Chronic urinary tract infection is an important risk factor for the development of carcinoma in the human urinary bladder. To test the effect of chronic persistent inflammation on bladder carcinogenesis, we instilled heat-killed Escherichia coli (1 × 108 cells suspended in 0.5 ml of phosphate-buffered 2.1% NaCl solution) twice a week into the heterotopically transplanted rat urinary bladders in which carcinogenesis was initiated by a single dose (0.25 mg) of N-methyl-N-nitrosourea. When compared with the control animals, the rats treated with killed E. coli showed significantly enhanced bladder tumorigenesis, as reflected by an increase in the incidence of tumor (P = 0.05) and a 6- to 40-fold increase in the number of tumors per bladder (P < 0.0001). The tumors were characterized by intraepithelial clusterings of neutrophils and by chronic inflammation and marked capillary proliferation in the tumor stroma. All of these features were rare in tumors in the control groups. The accelerated cell proliferation induced by killed E. coli treatment appears to play a significant role in the enhancement of tumorigenesis.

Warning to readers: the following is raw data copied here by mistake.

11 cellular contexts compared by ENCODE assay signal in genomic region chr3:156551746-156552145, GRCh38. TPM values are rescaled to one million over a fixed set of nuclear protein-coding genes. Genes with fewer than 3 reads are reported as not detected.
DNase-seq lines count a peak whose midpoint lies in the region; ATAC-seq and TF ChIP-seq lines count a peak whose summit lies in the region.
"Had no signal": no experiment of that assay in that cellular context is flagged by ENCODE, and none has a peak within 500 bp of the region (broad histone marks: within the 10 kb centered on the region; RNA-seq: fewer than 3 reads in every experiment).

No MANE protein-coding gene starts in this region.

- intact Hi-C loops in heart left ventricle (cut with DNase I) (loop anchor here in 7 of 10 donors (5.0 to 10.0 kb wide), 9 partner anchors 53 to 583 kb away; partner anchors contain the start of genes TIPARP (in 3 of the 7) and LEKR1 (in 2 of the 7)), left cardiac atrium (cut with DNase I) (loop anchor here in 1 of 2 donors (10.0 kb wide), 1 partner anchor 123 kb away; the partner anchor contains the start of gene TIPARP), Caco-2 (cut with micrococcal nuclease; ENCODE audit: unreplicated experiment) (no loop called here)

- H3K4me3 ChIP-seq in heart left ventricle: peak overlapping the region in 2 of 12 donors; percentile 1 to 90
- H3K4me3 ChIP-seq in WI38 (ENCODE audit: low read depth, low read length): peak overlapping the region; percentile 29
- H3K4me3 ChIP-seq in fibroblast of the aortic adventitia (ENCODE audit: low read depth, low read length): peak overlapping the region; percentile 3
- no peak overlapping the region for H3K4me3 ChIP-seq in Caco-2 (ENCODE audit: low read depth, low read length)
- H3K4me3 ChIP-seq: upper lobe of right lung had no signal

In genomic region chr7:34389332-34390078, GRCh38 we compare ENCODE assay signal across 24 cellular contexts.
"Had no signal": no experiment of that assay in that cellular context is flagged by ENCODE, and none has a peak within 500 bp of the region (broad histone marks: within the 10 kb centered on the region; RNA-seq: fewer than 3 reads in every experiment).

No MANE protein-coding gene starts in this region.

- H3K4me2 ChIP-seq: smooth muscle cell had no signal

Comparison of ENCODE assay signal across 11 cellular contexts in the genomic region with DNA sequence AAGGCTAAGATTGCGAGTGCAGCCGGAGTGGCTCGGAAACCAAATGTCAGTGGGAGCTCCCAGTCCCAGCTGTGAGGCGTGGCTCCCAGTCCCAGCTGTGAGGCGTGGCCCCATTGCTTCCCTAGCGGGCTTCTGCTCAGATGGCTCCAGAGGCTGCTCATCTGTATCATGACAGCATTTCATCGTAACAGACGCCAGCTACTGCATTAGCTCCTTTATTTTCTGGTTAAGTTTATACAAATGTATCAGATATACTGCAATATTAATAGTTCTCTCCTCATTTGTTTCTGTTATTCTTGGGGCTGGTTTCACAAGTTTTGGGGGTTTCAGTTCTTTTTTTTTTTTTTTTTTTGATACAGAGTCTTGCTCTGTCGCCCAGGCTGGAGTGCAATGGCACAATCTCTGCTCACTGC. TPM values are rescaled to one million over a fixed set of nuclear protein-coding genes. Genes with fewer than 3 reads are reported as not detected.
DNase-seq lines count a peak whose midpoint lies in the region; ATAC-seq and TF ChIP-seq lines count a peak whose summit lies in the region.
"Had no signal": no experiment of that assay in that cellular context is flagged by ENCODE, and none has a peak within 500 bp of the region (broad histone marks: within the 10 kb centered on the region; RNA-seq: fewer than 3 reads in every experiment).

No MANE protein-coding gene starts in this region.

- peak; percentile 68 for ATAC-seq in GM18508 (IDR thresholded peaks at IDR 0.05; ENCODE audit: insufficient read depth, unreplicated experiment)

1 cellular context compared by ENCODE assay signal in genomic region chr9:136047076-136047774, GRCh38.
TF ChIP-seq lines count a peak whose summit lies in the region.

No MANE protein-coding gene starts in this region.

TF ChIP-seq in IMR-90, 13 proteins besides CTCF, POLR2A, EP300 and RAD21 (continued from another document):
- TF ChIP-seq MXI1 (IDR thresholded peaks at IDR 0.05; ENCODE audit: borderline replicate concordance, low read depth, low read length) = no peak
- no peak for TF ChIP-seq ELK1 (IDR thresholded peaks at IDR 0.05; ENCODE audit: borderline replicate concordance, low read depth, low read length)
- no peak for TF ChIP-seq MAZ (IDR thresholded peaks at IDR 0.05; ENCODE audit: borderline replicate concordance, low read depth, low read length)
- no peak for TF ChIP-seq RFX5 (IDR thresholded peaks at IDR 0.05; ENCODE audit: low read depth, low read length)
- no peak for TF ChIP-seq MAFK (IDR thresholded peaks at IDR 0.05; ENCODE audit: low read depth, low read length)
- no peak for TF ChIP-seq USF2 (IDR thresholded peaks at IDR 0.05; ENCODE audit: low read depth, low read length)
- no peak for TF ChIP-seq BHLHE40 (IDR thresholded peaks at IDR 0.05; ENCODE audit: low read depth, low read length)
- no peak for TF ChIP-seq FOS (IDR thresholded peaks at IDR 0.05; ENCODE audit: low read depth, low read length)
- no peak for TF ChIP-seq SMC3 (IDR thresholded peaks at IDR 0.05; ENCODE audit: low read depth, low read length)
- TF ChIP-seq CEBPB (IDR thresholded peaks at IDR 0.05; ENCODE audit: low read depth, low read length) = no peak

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Supported by NIH Grant CA33511.

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